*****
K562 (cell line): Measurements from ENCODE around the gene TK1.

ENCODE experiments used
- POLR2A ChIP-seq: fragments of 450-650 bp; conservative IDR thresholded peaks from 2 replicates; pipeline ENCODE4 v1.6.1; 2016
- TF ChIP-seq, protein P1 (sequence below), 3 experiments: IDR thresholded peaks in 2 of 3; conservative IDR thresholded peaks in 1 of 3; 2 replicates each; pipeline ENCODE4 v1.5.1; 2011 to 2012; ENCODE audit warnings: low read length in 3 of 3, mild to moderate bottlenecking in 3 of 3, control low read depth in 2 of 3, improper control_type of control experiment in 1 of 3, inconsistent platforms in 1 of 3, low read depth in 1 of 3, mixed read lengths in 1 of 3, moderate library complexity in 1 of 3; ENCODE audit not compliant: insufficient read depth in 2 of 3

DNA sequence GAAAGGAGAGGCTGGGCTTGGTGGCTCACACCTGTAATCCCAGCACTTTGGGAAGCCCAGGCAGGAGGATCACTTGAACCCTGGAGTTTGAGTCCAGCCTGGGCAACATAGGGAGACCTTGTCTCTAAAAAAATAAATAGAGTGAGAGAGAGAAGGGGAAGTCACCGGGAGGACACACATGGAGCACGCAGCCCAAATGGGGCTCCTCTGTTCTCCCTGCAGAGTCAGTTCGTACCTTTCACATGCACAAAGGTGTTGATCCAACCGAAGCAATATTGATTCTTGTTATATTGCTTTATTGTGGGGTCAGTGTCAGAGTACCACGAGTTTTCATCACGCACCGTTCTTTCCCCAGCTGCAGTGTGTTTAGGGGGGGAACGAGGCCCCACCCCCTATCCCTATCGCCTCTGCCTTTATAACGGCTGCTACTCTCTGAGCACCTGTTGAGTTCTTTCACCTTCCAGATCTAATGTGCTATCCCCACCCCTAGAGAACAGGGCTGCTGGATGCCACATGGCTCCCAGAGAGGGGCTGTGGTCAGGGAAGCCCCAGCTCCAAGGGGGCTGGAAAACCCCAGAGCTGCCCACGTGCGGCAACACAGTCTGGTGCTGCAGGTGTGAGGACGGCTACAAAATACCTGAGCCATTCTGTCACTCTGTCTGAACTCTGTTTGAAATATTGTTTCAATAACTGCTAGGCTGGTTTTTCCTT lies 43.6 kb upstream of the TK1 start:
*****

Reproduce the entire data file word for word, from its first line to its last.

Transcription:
K562 (cell line): Measurements from ENCODE around the gene TK1.

ENCODE experiments used
- POLR2A ChIP-seq: fragments of 450-650 bp; conservative IDR thresholded peaks from 2 replicates; pipeline ENCODE4 v1.6.1; 2016
- TF ChIP-seq, protein P1 (sequence below), 3 experiments: IDR thresholded peaks in 2 of 3; conservative IDR thresholded peaks in 1 of 3; 2 replicates each; pipeline ENCODE4 v1.5.1; 2011 to 2012; ENCODE audit warnings: low read length in 3 of 3, mild to moderate bottlenecking in 3 of 3, control low read depth in 2 of 3, improper control_type of control experiment in 1 of 3, inconsistent platforms in 1 of 3, low read depth in 1 of 3, mixed read lengths in 1 of 3, moderate library complexity in 1 of 3; ENCODE audit not compliant: insufficient read depth in 2 of 3

DNA sequence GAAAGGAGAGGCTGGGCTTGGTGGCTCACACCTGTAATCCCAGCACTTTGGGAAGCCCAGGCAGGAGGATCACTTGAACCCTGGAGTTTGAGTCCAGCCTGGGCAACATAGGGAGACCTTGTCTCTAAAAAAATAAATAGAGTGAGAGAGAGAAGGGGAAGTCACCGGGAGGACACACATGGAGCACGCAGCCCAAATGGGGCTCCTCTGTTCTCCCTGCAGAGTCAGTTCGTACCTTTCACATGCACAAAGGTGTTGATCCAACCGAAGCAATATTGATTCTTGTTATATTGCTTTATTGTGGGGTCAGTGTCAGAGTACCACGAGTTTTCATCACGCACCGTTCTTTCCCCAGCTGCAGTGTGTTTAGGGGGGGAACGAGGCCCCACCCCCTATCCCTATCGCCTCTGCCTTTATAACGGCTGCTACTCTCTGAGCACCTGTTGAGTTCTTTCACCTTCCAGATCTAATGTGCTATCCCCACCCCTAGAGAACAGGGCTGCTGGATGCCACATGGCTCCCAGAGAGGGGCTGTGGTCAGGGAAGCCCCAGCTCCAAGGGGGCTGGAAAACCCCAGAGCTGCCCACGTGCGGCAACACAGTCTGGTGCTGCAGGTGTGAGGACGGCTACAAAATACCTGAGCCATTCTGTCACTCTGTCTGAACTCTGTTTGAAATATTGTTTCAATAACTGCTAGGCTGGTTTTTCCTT lies 43.6 kb upstream of the TK1 start: